Aug. 9, 2013 _ For 10 years, I was physically assaulted by my then husband and I didn’t believe I was in a domestic violent relationship.
I didn’t believe I need the help of an emergency shelter. I didn’t need the police. I didn’t need anything but answers from someone who figured out our marital problems, so that we would stop having violent incidents.
I believed that I was just as much responsible for the abuse as my husband because I was arguing with him about whatever and I was not able to find peace with my husband. I believed that I was involved in a difficult relationship, equally and maybe mostly, to blame for the downward spiral of our dynamic.
I labeled our relationship “a bad or difficult relationship” that lacked all the good qualities I craved: communications, empathy, understanding, love.
It took a very long time for me to accept that I was in a “domestic violent” marriage and I was the victim of this very common problem.
It took me a very long time to realize that being a victim means that I am not responsible for the abuse I took and I did not cause the assault. I may have played a role in difficult marriage, but I was not the slightest bit responsible for the abuse.
The only person responsible for the abuse was my husband and the reason we had such a difficult marriage is because my husband abused me when he decided abuse was his best offense to get what he wanted when he wanted it.
I was a victim of domestic abuse and that looks a lot like someone who is partly responsible for a difficult relationship.
I was very resentful about being the target, the scapegoat, the punching bag for someone who abuses others. I was hypersensitive to a lot what my husband did because sometimes, what he did really hurt. I was anxious a lot, because I had something to be anxious about. I was paranoid, because someone I lived with would do unthinkable things to me.
I looked a lot like an angry controlling wife to the outside world. I wasn’t though. I was an abused victim in denial and shock about my situation.
I desperately want to reach others, other victims and let them know something they may not want to hear. They are domestic abuse victims, not women (or men) in a difficult marriage.
I keep thinking that the correct term in victims of a traumatic relationship, instead of domestic abuse victims. If we change the name, maybe we will reach more women who know something is really wrong, but don’t know or want to know its domestic abuse.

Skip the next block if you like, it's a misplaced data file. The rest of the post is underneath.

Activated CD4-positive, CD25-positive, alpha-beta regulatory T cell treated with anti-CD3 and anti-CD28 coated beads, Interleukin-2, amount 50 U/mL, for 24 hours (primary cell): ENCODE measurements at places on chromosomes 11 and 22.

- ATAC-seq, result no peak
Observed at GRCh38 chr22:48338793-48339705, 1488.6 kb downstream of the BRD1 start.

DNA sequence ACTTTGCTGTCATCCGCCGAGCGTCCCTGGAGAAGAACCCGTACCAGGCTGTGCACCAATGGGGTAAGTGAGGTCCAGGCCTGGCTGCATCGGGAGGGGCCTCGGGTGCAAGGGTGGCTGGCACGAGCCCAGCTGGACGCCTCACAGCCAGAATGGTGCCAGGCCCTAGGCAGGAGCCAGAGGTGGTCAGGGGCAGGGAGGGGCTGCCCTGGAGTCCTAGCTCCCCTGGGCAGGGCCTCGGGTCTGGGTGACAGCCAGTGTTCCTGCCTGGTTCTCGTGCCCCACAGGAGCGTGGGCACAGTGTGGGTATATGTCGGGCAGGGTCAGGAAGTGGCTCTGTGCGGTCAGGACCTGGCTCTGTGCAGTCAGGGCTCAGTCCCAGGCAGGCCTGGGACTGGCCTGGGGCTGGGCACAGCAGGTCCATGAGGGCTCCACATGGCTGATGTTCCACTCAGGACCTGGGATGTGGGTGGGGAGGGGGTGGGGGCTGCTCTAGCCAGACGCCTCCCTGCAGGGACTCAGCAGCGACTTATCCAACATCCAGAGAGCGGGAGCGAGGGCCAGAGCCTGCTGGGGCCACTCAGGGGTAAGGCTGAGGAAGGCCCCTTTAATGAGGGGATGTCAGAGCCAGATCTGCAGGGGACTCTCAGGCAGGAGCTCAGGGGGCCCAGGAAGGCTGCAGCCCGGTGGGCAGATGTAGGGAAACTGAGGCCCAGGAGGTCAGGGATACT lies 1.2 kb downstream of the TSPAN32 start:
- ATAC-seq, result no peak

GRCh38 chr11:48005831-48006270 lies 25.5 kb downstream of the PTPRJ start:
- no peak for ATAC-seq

It seems easier to say you are a victim of a traumatic relationship then to say you are the victim of a domestic abuse.
The key word is victim. Being a vicim of anything means that you were not responsible for what happened to you. I was a victim of violence at the hands of someone who wasn’t suppose to assault me, ever for any reason.
I was a victim exactly the same as if I was the victim of disease. I didn’t bring it on by my behavior. I was blindsided by it.
My responsibility for my own victimization came when I stayed long enough to be hit again. And that is also where it ended. My angry self didn’t cause abuse. I wasn’t in some dance that caused abuse.
I happened to marry an abuser, something I did not know when I got married and got pregnant by an abuser. I didn’t deserve it. I didn’t earn it. I was just in the wrong place at the wrong time by no known action on my part.
For all of those victims who think they have to change some behavior, you do, but it is not the behavior he or others are telling you. You need to accept that you are not the reason why you are hit and therefore, you can’t be the reason why he will stop hitting you.
You can make it much more difficult for him to hit you, you can leave and put a very big locked door between you. You can go to the police. You can speak out and let everyone in your life know that you are getting hit.
That is your best hope to make it stop. But, you go ahead and call him an ass, he is. You go ahead and call him a criminal, he is. You go ahead and be mad that you were hurt by him. Who wouldn’t be.
And when you come to accept that you are not just in a bad relationship, you were hooked up with an abuser and you can be OK again. Hang in there.